Happily Passionate, or Passionately Happy?

February 8, 2008 — Leave a comment

KSL Television ~ Studio 5

Money doesn’t buy it. Education and IQ have no effect. Even youth and attraction can’t budge the meter. For decades, researchers have been studying what makes us happy and passionate about life, and it’s clear that thoseÃ? factors just don’t cut it.Ã? Ã? So, what does cause the happy meter to be tipped towards the positive? While there are no known keys, there are several vital components. I warn againstÃ? the compulsion to try and always feel passionate about “something” because like all emotions, passion waxes and wanes.Ã? The answer:Ã? seek outÃ? what contributes to lasting happiness.

There is no otherÃ? passionate way to say it: People who have strong relationships with family and friends are overwhelmingly happier than those who don’t have close ties. This is even the case with children: those with tight family and friend bonds are the main shared characteristics of the happiest 10% of children surveyed.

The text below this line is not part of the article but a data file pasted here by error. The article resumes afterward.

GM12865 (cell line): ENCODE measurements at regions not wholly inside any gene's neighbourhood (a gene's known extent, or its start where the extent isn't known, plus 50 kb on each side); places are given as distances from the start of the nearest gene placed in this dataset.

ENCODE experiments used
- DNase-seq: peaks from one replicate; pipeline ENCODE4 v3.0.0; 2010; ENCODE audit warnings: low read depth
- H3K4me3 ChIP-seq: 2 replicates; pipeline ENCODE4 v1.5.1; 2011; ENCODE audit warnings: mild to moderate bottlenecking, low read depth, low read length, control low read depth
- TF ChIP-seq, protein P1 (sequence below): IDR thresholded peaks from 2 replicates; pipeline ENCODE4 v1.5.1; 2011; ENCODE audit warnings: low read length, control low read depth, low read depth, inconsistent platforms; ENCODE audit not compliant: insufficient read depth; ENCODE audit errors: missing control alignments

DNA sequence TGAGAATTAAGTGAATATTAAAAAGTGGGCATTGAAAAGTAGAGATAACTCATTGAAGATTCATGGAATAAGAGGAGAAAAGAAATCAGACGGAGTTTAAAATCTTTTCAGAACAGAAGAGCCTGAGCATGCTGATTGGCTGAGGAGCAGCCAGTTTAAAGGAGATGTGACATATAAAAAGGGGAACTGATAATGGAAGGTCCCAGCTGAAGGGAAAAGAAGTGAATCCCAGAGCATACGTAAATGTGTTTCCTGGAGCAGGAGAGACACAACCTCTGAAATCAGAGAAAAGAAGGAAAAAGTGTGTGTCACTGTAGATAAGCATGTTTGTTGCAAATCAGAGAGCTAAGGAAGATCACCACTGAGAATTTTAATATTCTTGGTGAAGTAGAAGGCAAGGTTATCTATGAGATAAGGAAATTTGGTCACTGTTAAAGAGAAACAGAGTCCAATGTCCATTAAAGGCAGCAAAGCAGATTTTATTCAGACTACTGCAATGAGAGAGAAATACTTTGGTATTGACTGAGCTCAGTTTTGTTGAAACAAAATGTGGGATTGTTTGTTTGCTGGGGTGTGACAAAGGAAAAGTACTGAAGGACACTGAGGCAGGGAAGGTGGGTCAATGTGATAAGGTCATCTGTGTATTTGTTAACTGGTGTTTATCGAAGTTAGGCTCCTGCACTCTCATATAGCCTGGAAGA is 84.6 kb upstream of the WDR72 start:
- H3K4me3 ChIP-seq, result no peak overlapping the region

Marriage and religion are also strongly related to happiness. Forty percent of married people rank themselves as “very happy” – cut that number in-half forÃ? singles. Religious Americans are less likely to divorce, abuse drugs, commit crimes,Ã? and they also live longer. Both the marriage and religion findings are complex, however. For instance, married people might have had a happier disposition before marriage, and religious individuals may benefit as much from the strong bonds of community support rather than a belief in a divine power.

Happiness is also 50% genetic! This research comes from fraternal versus identical twin studiesÃ? determining thatÃ? genetics far outweighs any other happiness predictor; it’s called “positive affectivity.” This supports the theory that we are all born with a set range of happiness – in other words, you can’t make a giggler a grouch any more than you can make a grouch giggle all the time. However, there are skills that we can learn to rest on the higher end of our happiness set points.